to one hour's instruction daily, six days
a week, and places their teachers and
text books under the supervision of
the territorial department of public in?
struction. The passing of the bill,
which was suggested by Japanese lead?
ers in Honolulu, marked the close of a
lengthy and sometimes acrimonious
discussion on thc whole subjest of lan?
016 FIFTH AVENUB
'Beautiful Qollection of
New COATS and WRAPS
Our Originations and
the Best from Paris
For STREET and EVENING WEAR
COUNTRY,TRAVEL and MOTOR
OUR SALES REG
have been broken
MI I I
This can be attributed only to the fact that our VALUES are convincing
?that NOW, during the period of "sales" every where, there is unusual
opportunity for comparison and that those who COMPARE, buy HERE.
Flint prices have always been reasonable in relation to FLINT QUAL
ITY-~they are NOW lower than justified by replacement costs, there?
fore ' it is apparent these prices cannot be long continued.
WE GUARANTEE THAT, IF FOR ANY REASON, DURING THIS YEAR WE
QUOTE A LOWER PRICE ON ANYTHING SOLD AT THIS SALE, WE WILL
RETURN TO EVERY PURCHASER THE AMOUNT OF THE DIFFERENCE.
DINING ROOM AND BEDROOM SUITES i
AT REDUCTIONS OF NOT LESS THAN ==
33^%?AND UP TO 50/a AND MORE
DINING ROOM SUITES
Range from $342.50 for Mahogany 10-piece Suite, formerly $685.00
to $3,200.00 for Mahogany 10-piece Suite, formerly $4,800.00
Range from $204.00 for 4-piece Mahogany Suite, formerly $408.00
to $2,092.50 for 9-piece Decorated Walnut Suite, formerly $4,185.00
MANY INCOMPLETE BEDROOM AND DINING ROOM SUITES AT SIMILAR REDUCTIONS
ALL CHINESE AND PERSIAN RUGS ONE-HALF OFF
ALL GOLD FURNITURE V, OFF-ALL LAMPS AND SHADES V2 4ND V. OFF
NO REDUCTIONS LESS THAN 20% ON ANY ITEM IN THE HOUSE
SPECIAL?SOLID MAHOGANY $/-*) ?*-"?
4-POSTBEE (A.sinuStrantedwBelow) *J^
Mattress Spectal ;
black hair; ticlc ?
Ing t o match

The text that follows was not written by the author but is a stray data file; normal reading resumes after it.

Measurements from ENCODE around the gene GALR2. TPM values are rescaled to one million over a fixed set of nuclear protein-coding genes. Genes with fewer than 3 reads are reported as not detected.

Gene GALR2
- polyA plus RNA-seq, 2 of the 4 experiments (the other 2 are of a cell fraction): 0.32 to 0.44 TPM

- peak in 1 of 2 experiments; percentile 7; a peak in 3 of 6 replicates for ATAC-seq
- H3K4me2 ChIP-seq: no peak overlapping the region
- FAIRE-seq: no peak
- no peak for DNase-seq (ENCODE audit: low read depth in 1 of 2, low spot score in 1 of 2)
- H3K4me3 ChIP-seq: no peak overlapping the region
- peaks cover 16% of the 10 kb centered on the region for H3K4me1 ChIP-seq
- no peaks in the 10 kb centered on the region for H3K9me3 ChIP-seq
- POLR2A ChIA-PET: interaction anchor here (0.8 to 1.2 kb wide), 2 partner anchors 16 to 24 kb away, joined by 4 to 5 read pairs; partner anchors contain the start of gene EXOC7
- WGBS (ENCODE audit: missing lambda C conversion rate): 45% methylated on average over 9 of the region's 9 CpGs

?prins, ?j4 25
'&9 ^^\WwfCe*Z- =
AT REDUCTIONS OF 25% to 50%
Flint 6 Homer C9 Ine
NO RETURNS?NO C. O. D.'S
FREIGHT PAID TO ALL SHIPPING POINTS IN THE U. S.
The Store is closed daily at 5 ft M,
mm $c ?n.
MADISON AVENUE - FEFTH AVENUE, NEW YORK * ?
Thirty=fourth Strecit telephone 7000 murray hill Thirty^fifth Strett
FasMooaJble Sprieg Clothes
for Womee, Misses aed the Yomnger Set
New aagmentaLtnons of the already large assortments
are eonstantlly IbeiirBg received, every arrival revealing
some mioveH and charmiini^ plhase of Faslhiomi's inftnite
Taalleyrs Qowos Wraps Coats Hats
as now showing an entirely new and
Interesting selectlon of Knitted Wool
Novelties, amiong which are
specially priced at $23?50
These Capes are made of llght=welght
wool, Sn a plaited effffect; 'with a large
eoinrafortahle dollar of Ibnuished wool no
self or contrastlng color.
The irnany iniew miodelis now displayed
ln the Ready=to=wear Stalts Depart=
ment einnihody the irnost advanced style
features and are .-.developed m the
fashionable materials, including twlll
cord, pnq*_aet___e9 tricotine, Scotch
tweed, hoaimespun, oxford and IrSsh
The worknuanshlp ls excellent through=
out? The prices are arranged to meet
all requirements, the following repre^
senting especially attractive values*
Of oxford, homespun or tweed. $3$O0O
Of navy tricotine . . . 48o?0
Of Iirlsh dent BI
Sprlmig: Fashions in
Womerfs Sllk Hoslery
The.new assortnments now assemhled
ln the Hoslery Departirnent emrnbrace
practically every wanted style and
.color, Including the snuart shoe shades
that will he ln demand during the
ensulng nnonthSo Especially note=
worthy are the followings
WOMEN'S SILK HOSEERY
ln black, white and colors
With llsle tops and soles, per pair $2oQ0
All sllk (tax extra) . per pair 2o95
All sllk, zephyr weight (tax extra) *
per pair . . >? >, . $3025
sllk (tax extra) . . per pair 3.S0
Ramie=weave Dress Linens
(69?(D(G) yards; 45 inches wide)
in white, Copenhagen blue, Belgian
blue, pink, rose, gold, lavender and
specially low=priced (beginning Monday)
at 95c per yard
and at this figure presentlng an unusts&t '
are now being offered 5n
Madeira Iiiand-=e!nnibroider?d Linens
per dozen . $g.75, 9.75, SL50
Luncheon Sets (113 pieces)
per set . . $6,75, 7.50, 9.75
Centerpieces, each 2,25, 2,50, 3.00
Hiairad=croclhieted Limmicheon Sets
AM crochet . . per set $1L5?
With flinen centers
per set . . . $9.75, 11,50
italian Hainid-einnifo'd Ltmnclhieon Sets
of creairn linen:
Squares, white emilbroidery (113 pieces)
per set . . . $18.50, 19,75
Squares, blue embroidery (23 pieces)
per set . S 17.50, 22.50
Oblongs, white emilbroidery (7 pieces)
per set ... . $25,75, 27.75
Oblongs, white embroidery (13 pieces)
per set . . . S42.00, 45.75
for the Spring season
are for sale ?n the Fo&arth Floor
I",. Il".r lt- I .H\\\m\\mW